). Do these patterns tend to occur during rapid
melismas

or slower, lyrical passages? What emotional quality do you think the aria is
intending to evoke? How did Handel use word painting to illustrate the words
"rejoice," "shout," and "peace"?


2. What technique give
s

Baroque rhythm its "optimism and vitalit
y"? What effect did this

have on metrical structure? Observe th
is

characteristic rhythmic
style

in Brandenburg
Concerto
Brandenburg Concerto No. 5 (6CD 0/0) or the aria "Rejoice Greatly, O
Daughter of Zion" (6CD 0/0
).


3. What subtle change occurred in

the harmonic style between the early and late Baroque

period? Listen to the seventh movement of Bach's Cantata 140,
Awake, a Voice is
Calling

(6CD
0
/
00
). Do the chords change every beat, two beats, once per measure, or
in an irregular pattern?


4. Exa
mine the definition of "counterpoint" in the Glossary of the text. What is meant by the

term "imitative counterpoint"? How was late Baroque contrapuntal technique
different from
the texture favored by

early Baroque

composers
? Listen to the first
moveme
nt of Cantata 140 (6CD
0
/
00
; 2CD
0
/
0
) or the "Hallelujah" chorus from
Messiah

(Intro CD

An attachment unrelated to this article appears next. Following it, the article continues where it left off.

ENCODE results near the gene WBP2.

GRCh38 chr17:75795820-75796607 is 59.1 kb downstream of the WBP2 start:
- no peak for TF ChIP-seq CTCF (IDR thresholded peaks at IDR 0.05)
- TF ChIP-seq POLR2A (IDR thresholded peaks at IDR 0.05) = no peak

00
) and note the contrapuntal equality of the inner voices.


5. Which family of instruments formed the core of the Baroque orchestra? Identify the two

principal bras
s instruments and the three woodwinds. What was the average size of an
orchestra during this period?



LATE BAROQUE MUSIC: BACH AND HANDEL

11


CANTATA


1. Note the three
kinds of
vocal
solos used

in the cantata. What addition did German

musicians make to church cantatas?


2. At what point in

the church service was the cantata performed, what was the text based

upon, and what purpose did it serve?


3. Note the textual and musical organization of the seven movements of
Awake, a Voice is

Calling
. Which movements are based on the chorale's tu
ne and text and which upon
the gospel reading?


4. Listen to the seventh movement of Cantata 140 and observe the chorale’s phrase structure

as it is described on pages
000
-
000

of the text and in the Listening Guide on page
000
.


5. Listen to the first

movement of Cantata 140 and answer the questions in Listening

Exercise
00
. Next, consider how the alto, tenor, and bass lines illustrate the following
textual passages: "Der Wächter sehr hoch auf der Zinne" (1:02
-
1:20), the repetition of
this phrase "Si
e rufen uns mit hellen Munde" (2:52
-
3:10), and "Alleluja" (5:18
-
5:32).
Do you detect any other examples where the music amplifies elements of the text?